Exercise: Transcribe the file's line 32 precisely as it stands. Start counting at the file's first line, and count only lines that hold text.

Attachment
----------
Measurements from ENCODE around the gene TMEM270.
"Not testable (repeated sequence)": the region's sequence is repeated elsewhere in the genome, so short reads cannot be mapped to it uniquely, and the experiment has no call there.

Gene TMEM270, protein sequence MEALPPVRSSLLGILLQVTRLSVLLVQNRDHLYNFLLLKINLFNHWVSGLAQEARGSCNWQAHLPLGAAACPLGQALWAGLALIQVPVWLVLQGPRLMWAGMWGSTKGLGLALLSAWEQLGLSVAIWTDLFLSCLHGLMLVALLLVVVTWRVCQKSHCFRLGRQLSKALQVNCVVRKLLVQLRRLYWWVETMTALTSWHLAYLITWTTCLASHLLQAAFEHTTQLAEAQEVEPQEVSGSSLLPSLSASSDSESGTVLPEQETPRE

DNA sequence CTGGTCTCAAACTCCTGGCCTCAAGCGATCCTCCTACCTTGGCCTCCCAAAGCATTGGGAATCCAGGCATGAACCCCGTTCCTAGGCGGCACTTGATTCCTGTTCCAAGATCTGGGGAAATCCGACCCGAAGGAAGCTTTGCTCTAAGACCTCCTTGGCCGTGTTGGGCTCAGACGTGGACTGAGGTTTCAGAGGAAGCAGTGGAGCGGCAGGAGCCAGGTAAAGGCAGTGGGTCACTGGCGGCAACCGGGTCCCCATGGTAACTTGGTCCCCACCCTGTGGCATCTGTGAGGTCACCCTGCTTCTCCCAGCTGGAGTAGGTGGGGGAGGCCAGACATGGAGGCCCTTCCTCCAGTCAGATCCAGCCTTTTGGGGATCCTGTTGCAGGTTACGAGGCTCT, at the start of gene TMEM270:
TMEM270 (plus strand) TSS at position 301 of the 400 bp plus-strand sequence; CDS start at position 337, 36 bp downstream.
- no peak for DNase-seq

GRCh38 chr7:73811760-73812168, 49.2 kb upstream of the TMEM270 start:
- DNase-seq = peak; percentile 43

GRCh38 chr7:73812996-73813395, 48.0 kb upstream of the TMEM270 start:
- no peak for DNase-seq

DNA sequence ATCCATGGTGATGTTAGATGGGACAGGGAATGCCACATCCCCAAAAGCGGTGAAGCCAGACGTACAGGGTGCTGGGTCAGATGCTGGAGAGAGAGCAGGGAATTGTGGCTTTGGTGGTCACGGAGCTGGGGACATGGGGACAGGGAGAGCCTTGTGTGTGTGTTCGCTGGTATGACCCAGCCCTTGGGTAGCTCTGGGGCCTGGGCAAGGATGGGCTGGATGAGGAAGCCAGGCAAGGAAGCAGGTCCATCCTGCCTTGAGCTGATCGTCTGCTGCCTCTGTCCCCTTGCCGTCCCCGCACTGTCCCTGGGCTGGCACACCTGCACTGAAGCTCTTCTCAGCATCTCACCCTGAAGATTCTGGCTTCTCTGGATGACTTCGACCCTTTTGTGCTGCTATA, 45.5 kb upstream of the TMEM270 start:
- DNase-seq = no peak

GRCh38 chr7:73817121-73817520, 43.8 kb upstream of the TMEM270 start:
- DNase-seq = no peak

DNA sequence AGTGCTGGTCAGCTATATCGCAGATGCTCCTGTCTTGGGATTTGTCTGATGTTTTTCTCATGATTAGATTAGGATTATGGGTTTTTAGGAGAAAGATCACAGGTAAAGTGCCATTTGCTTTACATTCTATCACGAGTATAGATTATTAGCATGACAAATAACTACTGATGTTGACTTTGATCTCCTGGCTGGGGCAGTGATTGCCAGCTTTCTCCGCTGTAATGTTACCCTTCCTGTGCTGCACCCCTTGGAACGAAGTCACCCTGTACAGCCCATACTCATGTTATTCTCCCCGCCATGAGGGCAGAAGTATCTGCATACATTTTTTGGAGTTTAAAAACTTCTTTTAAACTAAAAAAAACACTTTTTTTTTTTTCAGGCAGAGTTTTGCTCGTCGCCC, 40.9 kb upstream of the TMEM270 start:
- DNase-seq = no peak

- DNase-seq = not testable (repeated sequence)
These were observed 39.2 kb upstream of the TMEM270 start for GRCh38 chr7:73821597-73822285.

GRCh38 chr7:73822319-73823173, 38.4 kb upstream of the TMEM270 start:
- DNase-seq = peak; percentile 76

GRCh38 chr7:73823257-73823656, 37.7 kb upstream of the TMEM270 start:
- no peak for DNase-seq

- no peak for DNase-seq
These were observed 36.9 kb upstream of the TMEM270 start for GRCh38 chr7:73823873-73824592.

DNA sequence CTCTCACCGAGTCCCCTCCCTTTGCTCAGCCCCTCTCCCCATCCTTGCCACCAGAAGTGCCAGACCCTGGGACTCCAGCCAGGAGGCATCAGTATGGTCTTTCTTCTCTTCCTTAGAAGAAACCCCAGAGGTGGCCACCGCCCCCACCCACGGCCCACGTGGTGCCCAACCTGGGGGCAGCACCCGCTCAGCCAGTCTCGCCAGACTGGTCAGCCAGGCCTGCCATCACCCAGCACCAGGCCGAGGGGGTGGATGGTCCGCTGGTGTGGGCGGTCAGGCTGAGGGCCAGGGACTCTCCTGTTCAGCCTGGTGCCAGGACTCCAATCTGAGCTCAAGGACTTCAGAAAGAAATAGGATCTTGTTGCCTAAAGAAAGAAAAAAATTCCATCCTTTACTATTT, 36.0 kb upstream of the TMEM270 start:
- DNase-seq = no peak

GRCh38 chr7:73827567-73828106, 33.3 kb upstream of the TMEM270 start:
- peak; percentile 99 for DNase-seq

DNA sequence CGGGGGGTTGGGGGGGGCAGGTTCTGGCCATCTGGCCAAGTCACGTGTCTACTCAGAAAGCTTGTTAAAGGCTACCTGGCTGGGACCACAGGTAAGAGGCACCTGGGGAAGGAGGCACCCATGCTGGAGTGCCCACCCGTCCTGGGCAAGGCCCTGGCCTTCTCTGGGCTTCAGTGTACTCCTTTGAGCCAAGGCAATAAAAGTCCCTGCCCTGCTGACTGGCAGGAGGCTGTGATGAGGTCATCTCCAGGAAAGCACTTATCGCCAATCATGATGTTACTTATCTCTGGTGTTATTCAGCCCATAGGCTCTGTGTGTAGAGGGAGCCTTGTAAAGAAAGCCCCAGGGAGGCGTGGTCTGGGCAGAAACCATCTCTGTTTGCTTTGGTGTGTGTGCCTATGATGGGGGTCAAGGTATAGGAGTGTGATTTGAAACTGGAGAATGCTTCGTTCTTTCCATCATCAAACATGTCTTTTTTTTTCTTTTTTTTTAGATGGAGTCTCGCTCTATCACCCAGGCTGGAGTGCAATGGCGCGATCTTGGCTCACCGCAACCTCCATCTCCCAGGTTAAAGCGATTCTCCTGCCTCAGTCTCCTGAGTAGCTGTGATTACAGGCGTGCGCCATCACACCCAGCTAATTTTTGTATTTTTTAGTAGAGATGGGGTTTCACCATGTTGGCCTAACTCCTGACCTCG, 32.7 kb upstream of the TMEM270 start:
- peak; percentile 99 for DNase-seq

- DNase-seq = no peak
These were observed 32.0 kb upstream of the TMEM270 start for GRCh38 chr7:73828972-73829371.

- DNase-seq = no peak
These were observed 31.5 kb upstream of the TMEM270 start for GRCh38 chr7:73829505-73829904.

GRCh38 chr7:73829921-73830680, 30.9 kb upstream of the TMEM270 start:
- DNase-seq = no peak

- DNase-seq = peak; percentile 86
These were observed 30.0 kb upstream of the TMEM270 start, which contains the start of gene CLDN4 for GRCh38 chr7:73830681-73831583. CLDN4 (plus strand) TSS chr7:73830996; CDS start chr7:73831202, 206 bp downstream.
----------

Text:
These were observed 32.0 kb upstream of the TMEM270 start for GRCh38 chr7:73828972-73829371.